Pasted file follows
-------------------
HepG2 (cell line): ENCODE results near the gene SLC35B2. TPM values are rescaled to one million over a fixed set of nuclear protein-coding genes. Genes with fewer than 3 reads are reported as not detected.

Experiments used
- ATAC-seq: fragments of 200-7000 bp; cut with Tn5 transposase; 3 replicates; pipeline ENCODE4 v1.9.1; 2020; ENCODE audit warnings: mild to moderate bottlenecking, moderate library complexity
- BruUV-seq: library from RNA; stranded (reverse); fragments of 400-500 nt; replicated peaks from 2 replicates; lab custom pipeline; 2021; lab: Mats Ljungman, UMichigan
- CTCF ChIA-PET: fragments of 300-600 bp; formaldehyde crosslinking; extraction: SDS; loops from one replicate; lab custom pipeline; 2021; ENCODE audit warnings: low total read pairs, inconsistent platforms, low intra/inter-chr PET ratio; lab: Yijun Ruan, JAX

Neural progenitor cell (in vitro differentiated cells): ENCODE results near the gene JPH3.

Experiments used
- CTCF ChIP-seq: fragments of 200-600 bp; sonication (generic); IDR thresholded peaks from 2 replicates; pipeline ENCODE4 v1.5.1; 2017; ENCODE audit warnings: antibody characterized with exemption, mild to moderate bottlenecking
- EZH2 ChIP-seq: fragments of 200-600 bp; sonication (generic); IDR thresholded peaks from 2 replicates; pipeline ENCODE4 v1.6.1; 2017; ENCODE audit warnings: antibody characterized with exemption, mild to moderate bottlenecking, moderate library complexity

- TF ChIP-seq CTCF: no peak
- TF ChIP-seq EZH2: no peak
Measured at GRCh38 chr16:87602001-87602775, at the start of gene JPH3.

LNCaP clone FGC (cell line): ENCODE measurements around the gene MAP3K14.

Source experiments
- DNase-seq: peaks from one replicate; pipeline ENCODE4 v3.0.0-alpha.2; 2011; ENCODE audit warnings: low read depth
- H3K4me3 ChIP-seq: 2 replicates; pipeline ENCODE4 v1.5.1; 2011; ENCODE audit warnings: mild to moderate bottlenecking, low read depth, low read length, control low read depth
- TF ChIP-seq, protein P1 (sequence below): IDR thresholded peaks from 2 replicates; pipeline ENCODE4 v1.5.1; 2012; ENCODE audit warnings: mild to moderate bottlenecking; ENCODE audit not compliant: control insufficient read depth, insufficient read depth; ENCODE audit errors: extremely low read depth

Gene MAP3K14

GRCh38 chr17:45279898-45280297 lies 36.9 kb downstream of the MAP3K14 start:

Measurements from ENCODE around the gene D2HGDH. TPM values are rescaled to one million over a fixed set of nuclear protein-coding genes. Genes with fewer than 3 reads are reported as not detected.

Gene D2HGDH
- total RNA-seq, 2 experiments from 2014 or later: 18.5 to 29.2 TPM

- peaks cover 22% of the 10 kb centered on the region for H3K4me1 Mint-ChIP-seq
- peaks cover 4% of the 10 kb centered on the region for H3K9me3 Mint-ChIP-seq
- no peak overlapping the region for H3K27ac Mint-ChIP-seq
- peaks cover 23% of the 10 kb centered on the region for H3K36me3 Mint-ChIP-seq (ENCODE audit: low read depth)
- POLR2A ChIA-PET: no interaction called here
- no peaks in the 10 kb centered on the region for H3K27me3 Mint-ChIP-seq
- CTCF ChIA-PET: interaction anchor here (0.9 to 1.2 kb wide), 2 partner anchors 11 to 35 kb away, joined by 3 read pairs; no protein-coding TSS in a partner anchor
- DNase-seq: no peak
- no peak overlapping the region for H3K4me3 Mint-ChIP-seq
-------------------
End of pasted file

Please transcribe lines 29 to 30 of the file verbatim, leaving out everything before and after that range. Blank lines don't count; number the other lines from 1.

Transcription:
- CTCF ChIA-PET: interaction anchor here (0.9 to 1.2 kb wide), 2 partner anchors 11 to 35 kb away, joined by 3 read pairs; no protein-coding TSS in a partner anchor
- DNase-seq: no peak